A lot depends on how much you’re investing for a ticket. Being on the guest list helps.
I was invited a couple weeks ago to see a band called Crazy Mary, from New York. They were opening for Iron Butterfly on the August stage of the Whisky a Go Go, so it was hard to resist. It could be a blast (or just a bomb).
Crazy Mary is a rockin’ band with good original songs, great energy, excellent musicians and a dramatic stage presence. They came to LA, to the iconic Whisky and its discerning, tough, sometimes snotty Hollywood mostly-musicians crowd, and they rocked it. Mission accomplished.
They’re not 19-year-olds looking to top the download derby; in fact, charismatic electric fretless fiddler Walter Steding is three times that, plus – a sight, as he whips his gaunt torso around the corner of the stage, all in black and topped by big shades and a very wide-brimmed hat that looks like a UFO from a black hole landed on his head. (He was a painting assistant to Andy Warhol, who produced albums for only two artists: the Velvet Underground, and Walter.)
New York rock vet guitarist and songwriter Charles Kibel didn’t form this band (along with drummer Nick Raisz) until the late ’90s. They felt then that the soul of the edgy Manhattan rock scene had been sucked dry, and they wanted to carry the torch. Seven albums and a frenetic Ozzie singer (Em Z) later, this is the same band, taking their chops and original songs to the Sunset Strip and getting out alive and with heads held high.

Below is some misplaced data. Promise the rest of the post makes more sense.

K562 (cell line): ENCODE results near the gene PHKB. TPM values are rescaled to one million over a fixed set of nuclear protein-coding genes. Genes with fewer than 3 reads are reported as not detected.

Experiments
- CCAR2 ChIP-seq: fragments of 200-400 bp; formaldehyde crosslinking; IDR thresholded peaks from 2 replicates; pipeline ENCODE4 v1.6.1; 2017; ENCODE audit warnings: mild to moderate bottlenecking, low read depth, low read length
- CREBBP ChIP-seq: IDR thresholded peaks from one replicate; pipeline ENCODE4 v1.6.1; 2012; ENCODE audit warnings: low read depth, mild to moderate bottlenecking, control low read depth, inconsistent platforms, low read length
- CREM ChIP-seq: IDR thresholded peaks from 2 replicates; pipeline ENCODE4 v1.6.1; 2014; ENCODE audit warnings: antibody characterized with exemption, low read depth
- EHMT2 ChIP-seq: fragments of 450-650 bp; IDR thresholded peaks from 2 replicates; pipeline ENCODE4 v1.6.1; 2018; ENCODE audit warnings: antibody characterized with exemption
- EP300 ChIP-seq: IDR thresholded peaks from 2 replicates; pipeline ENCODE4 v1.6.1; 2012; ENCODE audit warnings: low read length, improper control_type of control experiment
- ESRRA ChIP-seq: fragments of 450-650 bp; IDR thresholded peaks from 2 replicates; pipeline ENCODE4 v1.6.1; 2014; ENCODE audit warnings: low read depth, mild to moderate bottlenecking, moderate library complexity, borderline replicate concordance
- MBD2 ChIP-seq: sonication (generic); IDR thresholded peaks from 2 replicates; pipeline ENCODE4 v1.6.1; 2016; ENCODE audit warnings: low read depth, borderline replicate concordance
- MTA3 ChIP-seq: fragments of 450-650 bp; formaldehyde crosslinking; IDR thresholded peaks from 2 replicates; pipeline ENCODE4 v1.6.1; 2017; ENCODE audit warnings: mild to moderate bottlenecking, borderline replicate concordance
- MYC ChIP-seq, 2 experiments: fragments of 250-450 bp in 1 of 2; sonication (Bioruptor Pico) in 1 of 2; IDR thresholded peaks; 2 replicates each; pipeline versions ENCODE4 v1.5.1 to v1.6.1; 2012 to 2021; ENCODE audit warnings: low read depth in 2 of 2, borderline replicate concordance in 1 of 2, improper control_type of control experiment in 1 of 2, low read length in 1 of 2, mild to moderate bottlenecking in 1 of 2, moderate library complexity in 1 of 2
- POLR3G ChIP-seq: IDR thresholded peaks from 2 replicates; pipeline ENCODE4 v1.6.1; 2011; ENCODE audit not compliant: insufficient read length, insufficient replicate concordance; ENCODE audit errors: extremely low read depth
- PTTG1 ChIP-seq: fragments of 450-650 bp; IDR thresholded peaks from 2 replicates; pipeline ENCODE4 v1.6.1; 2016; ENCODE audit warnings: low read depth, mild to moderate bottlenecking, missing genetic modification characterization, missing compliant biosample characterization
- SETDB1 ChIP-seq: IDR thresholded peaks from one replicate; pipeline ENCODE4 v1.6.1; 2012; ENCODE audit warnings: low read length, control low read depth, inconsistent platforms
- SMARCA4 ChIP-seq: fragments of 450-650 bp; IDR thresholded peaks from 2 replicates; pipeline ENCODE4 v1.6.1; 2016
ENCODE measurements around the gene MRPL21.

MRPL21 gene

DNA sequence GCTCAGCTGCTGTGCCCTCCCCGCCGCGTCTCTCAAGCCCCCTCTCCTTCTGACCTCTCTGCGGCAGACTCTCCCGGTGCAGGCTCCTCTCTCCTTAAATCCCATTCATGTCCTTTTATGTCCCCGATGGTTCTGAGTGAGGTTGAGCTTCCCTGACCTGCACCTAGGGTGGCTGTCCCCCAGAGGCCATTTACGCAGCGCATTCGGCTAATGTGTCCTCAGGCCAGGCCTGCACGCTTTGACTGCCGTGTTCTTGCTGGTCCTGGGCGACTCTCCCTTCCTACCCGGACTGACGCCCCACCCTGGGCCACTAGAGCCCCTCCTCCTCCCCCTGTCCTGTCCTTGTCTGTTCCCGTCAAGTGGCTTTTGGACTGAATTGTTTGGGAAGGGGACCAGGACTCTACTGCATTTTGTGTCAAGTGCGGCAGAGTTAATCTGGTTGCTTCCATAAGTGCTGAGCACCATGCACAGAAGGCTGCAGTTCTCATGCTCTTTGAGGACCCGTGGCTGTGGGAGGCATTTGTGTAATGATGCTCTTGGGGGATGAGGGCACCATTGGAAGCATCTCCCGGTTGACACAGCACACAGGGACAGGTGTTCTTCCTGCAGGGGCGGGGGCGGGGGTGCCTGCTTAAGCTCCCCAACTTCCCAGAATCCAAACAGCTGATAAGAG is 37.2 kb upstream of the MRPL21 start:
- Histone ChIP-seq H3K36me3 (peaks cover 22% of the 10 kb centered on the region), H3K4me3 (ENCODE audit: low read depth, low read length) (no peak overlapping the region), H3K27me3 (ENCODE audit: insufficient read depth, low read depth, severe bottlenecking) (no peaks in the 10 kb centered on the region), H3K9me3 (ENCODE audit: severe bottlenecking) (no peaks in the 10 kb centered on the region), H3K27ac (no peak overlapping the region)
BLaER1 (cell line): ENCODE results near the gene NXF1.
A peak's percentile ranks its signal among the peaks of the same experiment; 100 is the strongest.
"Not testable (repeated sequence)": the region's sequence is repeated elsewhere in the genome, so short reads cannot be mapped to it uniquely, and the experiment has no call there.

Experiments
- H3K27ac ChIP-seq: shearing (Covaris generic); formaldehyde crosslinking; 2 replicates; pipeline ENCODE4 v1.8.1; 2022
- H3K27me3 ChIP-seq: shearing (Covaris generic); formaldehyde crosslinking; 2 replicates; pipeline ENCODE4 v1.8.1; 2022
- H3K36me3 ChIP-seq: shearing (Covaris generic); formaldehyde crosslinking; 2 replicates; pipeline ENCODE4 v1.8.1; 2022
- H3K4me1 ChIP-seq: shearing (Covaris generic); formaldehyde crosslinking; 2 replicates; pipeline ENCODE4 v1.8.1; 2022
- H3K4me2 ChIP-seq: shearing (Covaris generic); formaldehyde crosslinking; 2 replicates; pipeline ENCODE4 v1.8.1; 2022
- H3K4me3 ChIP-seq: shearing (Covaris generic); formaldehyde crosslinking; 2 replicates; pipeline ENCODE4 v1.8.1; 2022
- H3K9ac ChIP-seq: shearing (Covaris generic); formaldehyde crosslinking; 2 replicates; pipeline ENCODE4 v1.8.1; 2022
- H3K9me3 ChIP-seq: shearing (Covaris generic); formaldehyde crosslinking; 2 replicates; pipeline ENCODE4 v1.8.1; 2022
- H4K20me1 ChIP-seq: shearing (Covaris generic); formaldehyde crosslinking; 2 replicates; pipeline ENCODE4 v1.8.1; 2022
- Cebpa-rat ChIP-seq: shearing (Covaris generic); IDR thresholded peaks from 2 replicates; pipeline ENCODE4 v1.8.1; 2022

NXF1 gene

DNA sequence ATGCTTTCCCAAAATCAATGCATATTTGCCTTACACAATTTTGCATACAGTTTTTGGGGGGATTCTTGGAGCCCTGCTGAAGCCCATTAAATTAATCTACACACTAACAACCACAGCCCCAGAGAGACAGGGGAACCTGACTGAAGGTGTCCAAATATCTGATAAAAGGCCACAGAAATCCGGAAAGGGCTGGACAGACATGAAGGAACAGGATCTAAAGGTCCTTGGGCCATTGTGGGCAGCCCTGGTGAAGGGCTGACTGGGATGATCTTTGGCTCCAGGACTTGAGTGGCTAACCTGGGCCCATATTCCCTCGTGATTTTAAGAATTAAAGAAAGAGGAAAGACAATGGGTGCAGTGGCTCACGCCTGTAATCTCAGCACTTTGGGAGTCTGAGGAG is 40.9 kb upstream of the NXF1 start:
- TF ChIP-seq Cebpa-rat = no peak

As for Iron B, who followed them, there’s a colored bar chart that shows you the service time of everyone who’s been in the group. What you want to see is at least a couple of those bars stretching nearly from beginning to end. With Iron Butterfly – forget it.
There are 64 who have called themselves Butterflies. The group I saw? Five guys playing together a year or less, only one of them ever in the band previously. Another chart shows every different IB lineup over the years, and there are 51 of them. 51. But this “IB” was, to my surprise, worth hearing, simply as a really good rock band, name not important. Loud, tight, each player forceful and skilled.
Let’s face it, IB songs were not very good. But their 17-minute “In a Gadda da Vida” was perfect for the psychedelic moment. It only reached number 30 as a single but kept the album on the charts for more than a year as it became the first platinum album ever, and the 40th-highest selling album of all time. One song, creating decades of work for all those musicians.
I didn’t get to hear them play it. I’m sure they were saving it for last, but after four songs our mostly young group unanimously decided hanging on till 1 a.m. was not a worthwhile investment. We heard them, they were excellent, we dug them, no Garden of Eden needed.
QUOTE OF THE WEEK: “Informed decision-making comes from a long tradition of guessing and then blaming others for inadequate results.” – Scott Adams (Dilbert)
Charles Andrews has lived in Santa Monica for almost 30 years and wouldn’t live anywhere else in the world. Really. You can reach him at firstname.lastname@example.org